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Book Review

Raymie Nightingale by Kate DiCamillo has been reviewed by Focus on the Family’s marriage and parenting magazine.

Positive Elements

Spiritual Content

Sexual Content

Violent Content

Crude or Profane Language

Drug and Alcohol Content

Other Negative Elements


Pro-social Content

Objectionable Content

Summary Advisory

Plot Summary

It’s the summer of 1975. Ten-year-old Raymie Clark’s father, an insurance agent, has just run off with a dental hygienist. Raymie believes if she can learn to twirl a baton, she can win the Little Miss Central Florida Tire contest. Then her father will see her picture in the paper and be so proud he’ll come home. Raymie is attending her first lesson with former baton champ Ida Nee when she meets Louisiana Elephante and Beverly Tapinski.

Louisiana tells the other girls her parents were famous trapeze artists called the Flying Elefantes. She lives with her tiny derelict grandmother, and the two are always on the run for fear Louisiana will be taken to a children’s home. Louisiana and her grandmother barely have enough money for food, so they frequently steal it. Louisiana wants to win the Little Miss Central Florida Tire contest so she and her grandmother can survive.

Beverly, the daughter of a baton champion, has no interest in twirling. She tells the girls she intends to sabotage the contest. The tough girl is sometimes beaten by her mom and is initially cold and sarcastic toward Raymie and Louisiana.

Various circumstances, including Louisiana’s fainting spells and Beverly’s insolence, keep Ida from ever teaching a twirling lesson. The woman marches off in frustration each time, leaving the girls to become acquainted as they wait for their guardians.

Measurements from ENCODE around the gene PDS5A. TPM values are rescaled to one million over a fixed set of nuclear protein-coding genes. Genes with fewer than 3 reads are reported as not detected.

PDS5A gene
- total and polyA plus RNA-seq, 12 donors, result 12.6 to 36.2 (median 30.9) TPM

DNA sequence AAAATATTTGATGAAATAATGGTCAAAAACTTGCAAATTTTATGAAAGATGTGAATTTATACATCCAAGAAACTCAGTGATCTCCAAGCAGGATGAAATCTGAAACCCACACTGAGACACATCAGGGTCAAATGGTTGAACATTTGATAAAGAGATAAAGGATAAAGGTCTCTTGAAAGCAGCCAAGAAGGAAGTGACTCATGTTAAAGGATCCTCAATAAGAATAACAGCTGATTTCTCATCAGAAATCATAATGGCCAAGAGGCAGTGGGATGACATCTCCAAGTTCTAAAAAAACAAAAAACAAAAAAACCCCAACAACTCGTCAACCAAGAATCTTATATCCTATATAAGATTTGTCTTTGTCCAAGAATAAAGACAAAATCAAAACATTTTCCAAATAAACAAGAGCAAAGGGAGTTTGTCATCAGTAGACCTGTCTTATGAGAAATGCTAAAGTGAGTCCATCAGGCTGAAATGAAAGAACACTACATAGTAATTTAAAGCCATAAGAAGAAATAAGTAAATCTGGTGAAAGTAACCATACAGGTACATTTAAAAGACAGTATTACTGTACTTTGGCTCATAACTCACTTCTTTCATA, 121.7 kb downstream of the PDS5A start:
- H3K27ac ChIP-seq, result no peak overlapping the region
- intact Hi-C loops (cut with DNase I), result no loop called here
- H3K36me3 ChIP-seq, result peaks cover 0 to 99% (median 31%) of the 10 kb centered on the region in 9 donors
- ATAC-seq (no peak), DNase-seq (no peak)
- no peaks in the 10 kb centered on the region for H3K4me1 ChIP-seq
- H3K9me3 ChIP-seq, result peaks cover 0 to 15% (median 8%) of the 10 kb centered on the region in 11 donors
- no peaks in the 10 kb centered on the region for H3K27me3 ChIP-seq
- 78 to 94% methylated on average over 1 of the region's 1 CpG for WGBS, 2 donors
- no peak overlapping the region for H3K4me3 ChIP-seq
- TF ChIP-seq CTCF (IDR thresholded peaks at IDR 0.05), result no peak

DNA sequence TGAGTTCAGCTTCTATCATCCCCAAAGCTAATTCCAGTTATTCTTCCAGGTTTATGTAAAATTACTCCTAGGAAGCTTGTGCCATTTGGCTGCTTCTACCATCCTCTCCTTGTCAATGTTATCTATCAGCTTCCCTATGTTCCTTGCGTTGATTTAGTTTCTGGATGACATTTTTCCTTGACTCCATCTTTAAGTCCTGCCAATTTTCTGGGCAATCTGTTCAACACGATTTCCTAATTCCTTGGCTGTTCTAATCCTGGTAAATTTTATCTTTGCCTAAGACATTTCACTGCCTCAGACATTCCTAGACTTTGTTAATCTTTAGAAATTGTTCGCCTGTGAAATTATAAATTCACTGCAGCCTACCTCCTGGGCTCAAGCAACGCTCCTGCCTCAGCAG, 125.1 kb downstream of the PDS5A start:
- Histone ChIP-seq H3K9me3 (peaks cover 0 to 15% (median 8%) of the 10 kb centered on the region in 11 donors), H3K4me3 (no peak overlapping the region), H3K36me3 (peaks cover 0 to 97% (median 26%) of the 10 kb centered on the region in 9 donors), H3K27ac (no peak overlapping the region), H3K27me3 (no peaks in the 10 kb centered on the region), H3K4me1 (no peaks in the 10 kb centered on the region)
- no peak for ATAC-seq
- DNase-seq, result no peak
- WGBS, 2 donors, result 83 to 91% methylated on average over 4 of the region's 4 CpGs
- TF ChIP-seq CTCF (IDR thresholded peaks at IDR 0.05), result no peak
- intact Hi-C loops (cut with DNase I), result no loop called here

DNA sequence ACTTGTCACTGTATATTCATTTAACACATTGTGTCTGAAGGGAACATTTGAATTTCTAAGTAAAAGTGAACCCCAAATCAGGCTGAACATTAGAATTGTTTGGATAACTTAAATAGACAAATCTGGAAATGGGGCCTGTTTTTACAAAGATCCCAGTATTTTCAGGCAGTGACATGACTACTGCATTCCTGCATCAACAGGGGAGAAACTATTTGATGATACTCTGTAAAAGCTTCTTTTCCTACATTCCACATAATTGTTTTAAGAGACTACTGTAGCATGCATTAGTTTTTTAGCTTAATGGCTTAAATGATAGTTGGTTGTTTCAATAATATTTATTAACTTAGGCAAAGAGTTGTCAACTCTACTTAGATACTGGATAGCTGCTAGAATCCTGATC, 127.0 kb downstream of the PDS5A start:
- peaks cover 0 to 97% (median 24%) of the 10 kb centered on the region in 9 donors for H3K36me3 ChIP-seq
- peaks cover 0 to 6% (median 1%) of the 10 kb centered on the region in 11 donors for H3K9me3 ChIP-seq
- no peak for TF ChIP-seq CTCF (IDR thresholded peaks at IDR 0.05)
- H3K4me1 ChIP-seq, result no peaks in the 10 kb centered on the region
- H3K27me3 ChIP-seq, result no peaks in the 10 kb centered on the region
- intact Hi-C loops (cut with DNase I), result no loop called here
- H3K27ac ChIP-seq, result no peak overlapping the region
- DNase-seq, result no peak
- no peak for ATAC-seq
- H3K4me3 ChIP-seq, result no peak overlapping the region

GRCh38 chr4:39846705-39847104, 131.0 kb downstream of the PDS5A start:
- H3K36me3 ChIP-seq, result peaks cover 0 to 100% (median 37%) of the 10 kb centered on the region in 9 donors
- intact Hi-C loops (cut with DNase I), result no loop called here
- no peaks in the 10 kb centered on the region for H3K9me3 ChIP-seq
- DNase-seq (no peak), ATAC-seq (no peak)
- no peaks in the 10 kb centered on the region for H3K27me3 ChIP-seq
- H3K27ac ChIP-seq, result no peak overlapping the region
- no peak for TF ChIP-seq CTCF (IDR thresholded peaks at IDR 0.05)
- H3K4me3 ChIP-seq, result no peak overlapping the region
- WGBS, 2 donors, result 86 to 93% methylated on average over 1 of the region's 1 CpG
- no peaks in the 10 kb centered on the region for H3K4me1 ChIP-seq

Raymie’s father is not the only person to leave her. Her wise swim and lifesaving teacher moves away, and her elderly neighbor dies. Mom isn’t acting like herself either, as she tries to deal with Dad’s absence. Raymie often ponders her own soul, as well as wondering where others’ souls go when they die. She also questions why the world exists.

Raymie needs to do a good deed she can record on her contest entry form. She visits Golden Glen Happy Retirement Home and offers to read her library book about Florence Nightingale to someone. When she accidentally loses the library book under the bed of a scary, wailing woman, Raymie enlists her baton partners to help her get it back. Beverly manages to retrieve the book by demonstrating unexpected compassion toward the old woman. Meanwhile, Louisiana frees the janitor’s bird from its cage. Her grandmother appears in their beat-up station wagon and whisks the girls away. They eat tuna from cans at the run-down house Louisiana and her grandmother call home. Louisiana dubs the girls The Three Rancheros.

When the girls can’t find their baton teacher at a scheduled lesson, Beverly breaks into her home. The girls find a bunch of trophies that don’t belong to Ida. Beverly takes Ida’s baton and bashes it in the rocks outside.

Louisiana tells the girls that she had to give up her beloved cat, Archie, because they couldn’t afford to care for him. Grandma said she took him to the Very Friendly Animal Center. Louisiana is desperate to rescue him, even though Beverly tries to convince her there is no such place and the cat has probably been put down.

Louisiana stays over at Raymie’s, and the Rancheros plan to sneak out that night to look for Archie. Raymie shows her book, A Bright and Shining Path: The Life of Florence Nightingale, to Louisiana. Louisiana opens to random pages and reads from it. She does this because she says you never know what’s going to happen, and it keeps you on your toes.